Author Topic: How to - Golf Mk3 Instrument Cluster Odometer Mileage Adjustment  (Read 604 times)

Offline mcrispVR6

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This is useful for anyone replacing broken cluster, or installing mk3 cluster to mk2 VR6 which is what I needed to do.

Mods and admins please forgive any rules I have broken and let me know what needs changing.  I figure with MOT checking mileage now there's not a great deal to be gained in altering clocks that can't be achieved by swapping or disconnecting clusters anyway.  Most people working with equipment this old are more likely to have an interest in maintaining genuine mileage records than the opposite. 

Thanks to RubJonny and Steven Harper who have both helped with info.  Thanks to RubJonny for helping solve a million of my electrical problems in the last 10 years without even knowing it.

I have searched extensively and couldn't find a full written how-to anywhere.  Steven has already posted a good Youtube video here https://www.youtube.com/watch?v=uNAnsHoM3-E but there's a few tricky bits that I'll try and explain here.   There was another similar video on youtube where someone used a serial-parallel converter that I saw once and alas could never find again - anyone know where?

I have a motometer cluster so used the mm.exe programme.  There is a vdo.exe programme for VDO clusters which works more or less the same but I didn't try so can't really comment.  See google share folder here for the programmes and the instructions (in german...) https://drive.google.com/drive/folders/1d5BATNyGcIj9bmTtRhJVNUOJ8S_2QmAd?usp=sharing

You will need an old PC, something running about 90 or 133MHz processor at most (nothing any faster will work), with Windows 95 or 98 and a 25 pin parallel port (old style printer port).  If it hasn't got a USB port then look for one with at least a CD drive as that's the only way you're going to get files onto the computer - forget trying to get the internet working on a machine that age.  I got hold of an old 90MHz Toshiba Satellite Pro 410CDT laptop with windows 95 which did the trick.  There's plenty of these 'vintage' laptops around on ebay and a good market for them, if you have to buy one you will be able to sell again no problem.  Or you could put VAG-COM on it with a serial lead interface and have it as a trendy 'vintage' accessory in the glovebox of your classic VW...

In summary it appears that some clever German dude, long long ago, has written a C++ DOS programme that flashes (programmes) the EEPROM memory chip on the instrument cluster via the parallel port on a computer and the programming port on the cluster, without the need for removal of the EEPROM.  (Remember computing lessons at school in the late 80's where we made BASIC programmes that would make LEDs flash on and off with the parallel port?  No?  Well you should have been there, it was cool.)  The port on the instrument cluster was apparently for initial programming and reprogramming by the dealer which apparently VW had limited ability to do if necessary to reset delivery mileage or replacing faulty clusters.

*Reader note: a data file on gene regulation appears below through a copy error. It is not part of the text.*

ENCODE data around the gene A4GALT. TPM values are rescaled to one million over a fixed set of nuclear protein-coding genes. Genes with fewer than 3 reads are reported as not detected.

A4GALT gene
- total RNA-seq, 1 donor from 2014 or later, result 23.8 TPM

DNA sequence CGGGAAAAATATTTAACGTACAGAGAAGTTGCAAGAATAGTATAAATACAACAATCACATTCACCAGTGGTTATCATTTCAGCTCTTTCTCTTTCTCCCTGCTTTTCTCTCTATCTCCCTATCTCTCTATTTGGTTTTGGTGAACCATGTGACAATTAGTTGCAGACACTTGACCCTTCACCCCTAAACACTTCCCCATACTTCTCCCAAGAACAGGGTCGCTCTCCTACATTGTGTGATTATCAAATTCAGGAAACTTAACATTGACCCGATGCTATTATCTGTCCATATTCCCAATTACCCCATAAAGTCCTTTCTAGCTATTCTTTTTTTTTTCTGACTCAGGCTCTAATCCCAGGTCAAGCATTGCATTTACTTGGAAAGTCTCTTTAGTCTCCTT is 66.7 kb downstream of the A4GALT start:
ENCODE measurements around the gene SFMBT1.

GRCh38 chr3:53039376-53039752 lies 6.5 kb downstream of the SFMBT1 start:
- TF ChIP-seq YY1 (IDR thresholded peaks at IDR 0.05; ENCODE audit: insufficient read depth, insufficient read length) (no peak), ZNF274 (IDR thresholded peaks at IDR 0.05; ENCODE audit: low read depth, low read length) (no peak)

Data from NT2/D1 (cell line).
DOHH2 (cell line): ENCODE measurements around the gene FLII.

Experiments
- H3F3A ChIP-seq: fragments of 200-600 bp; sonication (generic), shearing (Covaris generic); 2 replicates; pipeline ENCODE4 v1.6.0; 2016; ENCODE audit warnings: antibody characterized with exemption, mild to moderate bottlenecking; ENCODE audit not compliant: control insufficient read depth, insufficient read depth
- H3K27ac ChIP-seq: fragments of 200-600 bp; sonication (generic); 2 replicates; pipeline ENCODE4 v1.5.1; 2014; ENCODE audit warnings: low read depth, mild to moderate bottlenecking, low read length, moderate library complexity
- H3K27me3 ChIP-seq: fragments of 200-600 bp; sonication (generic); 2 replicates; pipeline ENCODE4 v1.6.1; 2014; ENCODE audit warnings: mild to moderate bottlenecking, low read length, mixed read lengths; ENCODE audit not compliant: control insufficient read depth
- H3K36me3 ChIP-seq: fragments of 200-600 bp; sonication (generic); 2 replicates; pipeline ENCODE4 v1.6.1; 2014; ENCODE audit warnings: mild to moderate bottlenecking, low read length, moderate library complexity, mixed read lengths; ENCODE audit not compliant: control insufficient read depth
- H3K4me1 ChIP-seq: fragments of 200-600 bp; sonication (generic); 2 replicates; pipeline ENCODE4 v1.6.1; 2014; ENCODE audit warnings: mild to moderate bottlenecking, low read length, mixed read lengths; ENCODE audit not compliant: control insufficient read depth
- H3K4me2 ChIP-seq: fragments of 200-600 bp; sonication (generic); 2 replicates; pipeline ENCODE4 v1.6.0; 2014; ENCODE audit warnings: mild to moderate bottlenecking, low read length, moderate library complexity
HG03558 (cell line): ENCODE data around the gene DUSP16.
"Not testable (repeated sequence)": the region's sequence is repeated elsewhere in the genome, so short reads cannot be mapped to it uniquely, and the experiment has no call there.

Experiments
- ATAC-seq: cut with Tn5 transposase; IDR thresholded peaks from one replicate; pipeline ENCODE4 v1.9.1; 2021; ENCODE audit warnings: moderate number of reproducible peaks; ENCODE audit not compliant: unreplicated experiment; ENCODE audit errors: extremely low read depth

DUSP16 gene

Parallel ports have 25 pins, you can read the pin numbers here: https://en.wikipedia.org/wiki/Parallel_port

The Mk3 cluster (and the Corrado cluster, and actually also some Mk2 clusters I've noticed) have an access port on the back of the cluster to 4 connection points on the circuit board.  You need to open up the cluster casing and solder wires on to each of those connection points.  Be very careful not to damage the circuit board - use small wires and small soldering iron...  The access port has a little slot at one end.  We shall number the connections as 1 at the end with the little slot, through to 4 at the opposite end.  The other ends of the wires you can just remove insulation and make them the right thickness to push into the computer parallel port pin sockets.

Wiring connections parallel port to cluster (see guide in share folder above but watch out they drew the parallel port the wrong way round which is a bit misleading):   
  • Parallel port pin 25 and 24 to instrument cluster point 1 (connecting to both 25 and 24 just makes sure you've definitely got a good connection to the parallel earth)
  • Parallel port pin 2 to instrument cluster point 2
  • Parallel port pin 3 to instrument cluster point 4
  • Instrument cluster point 3 - no connection needed
Programming process:
  • Make the wiring connections with the laptop and cluster switched off